Charter member of the "We Always Believed in Ashley" Club and the "We Believe in Ricky" Club
Old, lonely, pathos-hungry, and extremely gullible
Just finished Slammerkin by Emma Donoghue. Not exactly a fun book but so well written and brilliantly tragic.
"Beautiful things don't ask for attention." -The Secret Life of Walter Mitty
I'm about 1/4 of the way through A Tale for the Time Being, the latest by Ruth Ozeki. I loved her previous books (My Year of Meats and All Over Creation), but so far this one surpasses those. She's weaved together 2 characters' lives by the done-before but still effective device of a found diary -- but with the added twist of it floating in on the debris stream from the 2011 Japan tsunami that's washing ashore in British Columbia. Add to that her powerful imagery, engaging characters, and environmental themes, and you have a winner. Loving it so far!
I'm currently alternating One of Ours with the new Mae Murray bio. Murray has a rep for being the quintessential batshit crazy silent movie star with one great performance in her, The Merry Widow (MGM, 1925). I look forward to reading about her feud with director Erich von Stroheim (who plays Max in Sunset Boulevard). I'm particularly curious as to how she managed to survive the Depression after getting cleaned out financially by her husband and blackballed by MGM.
My job requires me to be a juggler, but that does not mean that I enjoy working with clowns.
After meting it out bit by bit since it's been published, I finally finished Robert Caro's "The Passage of Power" about the run up to the 1960 Presidential campaign through Johnson's years as Vice President and then through beginning of the Johnson presidency after the assassination of JFK. I'd recommend it as well as the rest of Caro's series on Johnson. I don't know what I'm going to do after the fifth and final volume is published.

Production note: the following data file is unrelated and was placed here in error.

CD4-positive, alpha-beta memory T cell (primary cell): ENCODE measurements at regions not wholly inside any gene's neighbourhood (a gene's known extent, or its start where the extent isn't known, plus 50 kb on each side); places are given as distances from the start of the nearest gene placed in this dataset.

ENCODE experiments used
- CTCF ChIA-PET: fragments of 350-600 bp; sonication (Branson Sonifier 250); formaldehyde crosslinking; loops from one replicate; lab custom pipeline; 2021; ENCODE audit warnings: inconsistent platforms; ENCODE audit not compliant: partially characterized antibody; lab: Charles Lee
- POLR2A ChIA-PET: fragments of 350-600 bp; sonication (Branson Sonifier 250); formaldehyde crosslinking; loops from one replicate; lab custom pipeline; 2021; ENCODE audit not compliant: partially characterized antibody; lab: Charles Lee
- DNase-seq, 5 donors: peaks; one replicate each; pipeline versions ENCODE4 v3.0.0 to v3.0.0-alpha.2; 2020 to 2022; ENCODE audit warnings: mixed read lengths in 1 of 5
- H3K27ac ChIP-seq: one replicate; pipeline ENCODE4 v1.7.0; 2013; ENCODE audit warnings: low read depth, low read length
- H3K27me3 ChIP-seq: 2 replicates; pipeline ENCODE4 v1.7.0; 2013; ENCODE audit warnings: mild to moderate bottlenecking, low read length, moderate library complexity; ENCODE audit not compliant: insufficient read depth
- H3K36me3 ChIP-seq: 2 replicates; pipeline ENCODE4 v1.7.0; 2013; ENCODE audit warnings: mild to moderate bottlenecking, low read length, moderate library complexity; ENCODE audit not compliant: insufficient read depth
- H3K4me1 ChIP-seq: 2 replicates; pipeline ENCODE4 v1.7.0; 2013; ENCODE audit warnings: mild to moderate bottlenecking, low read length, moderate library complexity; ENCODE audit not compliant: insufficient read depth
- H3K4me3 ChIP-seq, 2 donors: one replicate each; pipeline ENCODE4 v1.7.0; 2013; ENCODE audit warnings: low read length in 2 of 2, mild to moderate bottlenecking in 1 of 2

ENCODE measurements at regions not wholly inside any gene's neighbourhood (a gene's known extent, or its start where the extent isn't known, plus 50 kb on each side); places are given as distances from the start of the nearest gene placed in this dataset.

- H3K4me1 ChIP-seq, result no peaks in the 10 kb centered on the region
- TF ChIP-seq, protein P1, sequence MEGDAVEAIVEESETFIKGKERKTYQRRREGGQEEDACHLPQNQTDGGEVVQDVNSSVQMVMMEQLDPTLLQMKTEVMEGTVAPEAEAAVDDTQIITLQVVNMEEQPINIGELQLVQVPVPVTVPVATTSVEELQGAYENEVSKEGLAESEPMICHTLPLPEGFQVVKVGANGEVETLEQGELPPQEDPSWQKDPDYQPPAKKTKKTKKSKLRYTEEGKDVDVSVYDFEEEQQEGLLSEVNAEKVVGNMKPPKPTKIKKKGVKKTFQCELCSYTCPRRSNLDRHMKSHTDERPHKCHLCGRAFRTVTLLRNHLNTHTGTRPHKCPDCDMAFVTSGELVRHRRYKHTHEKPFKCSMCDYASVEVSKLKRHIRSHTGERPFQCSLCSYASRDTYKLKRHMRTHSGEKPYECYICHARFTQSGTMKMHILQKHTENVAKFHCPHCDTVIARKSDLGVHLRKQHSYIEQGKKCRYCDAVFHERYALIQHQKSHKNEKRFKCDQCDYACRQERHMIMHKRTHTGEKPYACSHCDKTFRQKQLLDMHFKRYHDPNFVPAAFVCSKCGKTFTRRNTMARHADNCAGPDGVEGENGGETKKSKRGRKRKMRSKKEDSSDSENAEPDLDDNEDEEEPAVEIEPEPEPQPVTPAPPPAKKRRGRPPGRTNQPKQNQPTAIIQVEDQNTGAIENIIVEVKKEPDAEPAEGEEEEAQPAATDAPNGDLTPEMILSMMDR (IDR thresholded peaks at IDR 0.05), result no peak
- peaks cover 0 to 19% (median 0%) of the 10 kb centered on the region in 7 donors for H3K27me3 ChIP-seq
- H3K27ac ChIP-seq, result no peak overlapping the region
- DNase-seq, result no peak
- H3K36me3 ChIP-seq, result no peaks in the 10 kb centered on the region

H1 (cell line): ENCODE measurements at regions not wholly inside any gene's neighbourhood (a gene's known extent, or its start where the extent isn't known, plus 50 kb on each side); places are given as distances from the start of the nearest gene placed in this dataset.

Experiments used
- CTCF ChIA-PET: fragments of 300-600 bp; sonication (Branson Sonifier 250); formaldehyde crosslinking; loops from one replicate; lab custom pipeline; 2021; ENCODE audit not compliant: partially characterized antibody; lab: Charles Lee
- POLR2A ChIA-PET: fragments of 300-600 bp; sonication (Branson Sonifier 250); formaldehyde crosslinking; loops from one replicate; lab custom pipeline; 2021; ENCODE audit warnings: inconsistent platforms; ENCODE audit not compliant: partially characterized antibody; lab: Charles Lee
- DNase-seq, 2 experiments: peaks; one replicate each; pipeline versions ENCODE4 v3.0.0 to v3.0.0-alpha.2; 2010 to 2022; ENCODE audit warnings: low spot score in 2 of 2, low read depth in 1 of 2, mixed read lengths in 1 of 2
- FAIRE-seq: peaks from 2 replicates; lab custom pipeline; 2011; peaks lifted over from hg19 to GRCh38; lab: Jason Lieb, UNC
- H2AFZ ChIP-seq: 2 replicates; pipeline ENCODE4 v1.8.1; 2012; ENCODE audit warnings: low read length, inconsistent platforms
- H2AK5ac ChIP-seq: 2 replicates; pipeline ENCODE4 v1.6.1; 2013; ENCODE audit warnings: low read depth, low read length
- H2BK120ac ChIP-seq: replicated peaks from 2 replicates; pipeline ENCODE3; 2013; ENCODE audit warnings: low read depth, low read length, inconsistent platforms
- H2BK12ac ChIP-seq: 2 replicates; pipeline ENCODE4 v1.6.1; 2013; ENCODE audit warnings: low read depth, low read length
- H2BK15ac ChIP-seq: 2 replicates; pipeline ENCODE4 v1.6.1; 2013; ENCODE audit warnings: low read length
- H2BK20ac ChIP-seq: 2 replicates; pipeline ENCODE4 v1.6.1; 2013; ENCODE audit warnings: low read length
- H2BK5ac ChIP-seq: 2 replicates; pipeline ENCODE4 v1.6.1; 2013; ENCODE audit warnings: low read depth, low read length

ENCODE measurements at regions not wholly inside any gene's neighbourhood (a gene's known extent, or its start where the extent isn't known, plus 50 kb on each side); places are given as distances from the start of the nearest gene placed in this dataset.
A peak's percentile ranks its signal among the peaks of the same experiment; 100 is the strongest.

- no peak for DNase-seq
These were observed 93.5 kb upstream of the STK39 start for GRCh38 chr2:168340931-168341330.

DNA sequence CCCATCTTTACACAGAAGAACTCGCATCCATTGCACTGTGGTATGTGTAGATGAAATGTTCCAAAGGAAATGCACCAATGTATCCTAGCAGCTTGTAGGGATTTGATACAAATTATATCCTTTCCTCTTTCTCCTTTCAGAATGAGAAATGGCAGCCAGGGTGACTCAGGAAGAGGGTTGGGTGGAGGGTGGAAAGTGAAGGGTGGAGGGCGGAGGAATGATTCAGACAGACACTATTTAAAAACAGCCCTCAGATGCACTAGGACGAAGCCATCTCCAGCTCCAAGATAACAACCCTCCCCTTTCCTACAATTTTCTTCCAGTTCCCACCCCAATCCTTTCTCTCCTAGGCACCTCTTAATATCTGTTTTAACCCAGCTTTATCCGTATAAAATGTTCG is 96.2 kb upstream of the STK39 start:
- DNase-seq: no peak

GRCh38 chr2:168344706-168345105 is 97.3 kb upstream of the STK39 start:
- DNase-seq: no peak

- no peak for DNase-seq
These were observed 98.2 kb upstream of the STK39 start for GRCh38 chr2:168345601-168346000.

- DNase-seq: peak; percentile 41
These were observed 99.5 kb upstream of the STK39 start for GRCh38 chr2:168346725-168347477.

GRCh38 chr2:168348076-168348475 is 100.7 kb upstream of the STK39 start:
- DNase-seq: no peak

"The team doesn't get automatic capacity because management is mad" -- Greg Smith, agile guy
I just listened to the new book "Six Years" by Harlen Coben on audible and really loved it. It is full of suspense and very unpredictable - sort of a mystery/thriller with romance as the backdrop. I could have done with a little bit less description of his intense, unwavering feelings but in general I would recommend it. It would be a good summer read for lying at the beach.
On the off chance you guys are not tired of me mentioning WW2 books, I found another one that is worth reading. The book is called "Bringing Mulligan Home". It is new and written by journalist Dale Mulligan who's father was in Okinawa and was haunted by demons the rest of his life. The War in the pacific was totally different from the War in Europe and things there was not quite always clear. It was not until after his father died that Mulligan started to track down his father's former Marine buddies and piece together his Dad's wartime experiences. Haven't readily yet but plan to soon.